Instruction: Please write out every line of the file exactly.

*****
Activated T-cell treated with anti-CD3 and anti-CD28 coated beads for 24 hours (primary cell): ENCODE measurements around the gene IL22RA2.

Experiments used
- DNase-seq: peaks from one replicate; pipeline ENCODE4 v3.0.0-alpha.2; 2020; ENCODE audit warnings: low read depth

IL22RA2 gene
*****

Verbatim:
Activated T-cell treated with anti-CD3 and anti-CD28 coated beads for 24 hours (primary cell): ENCODE measurements around the gene IL22RA2.

Experiments used
- DNase-seq: peaks from one replicate; pipeline ENCODE4 v3.0.0-alpha.2; 2020; ENCODE audit warnings: low read depth

IL22RA2 gene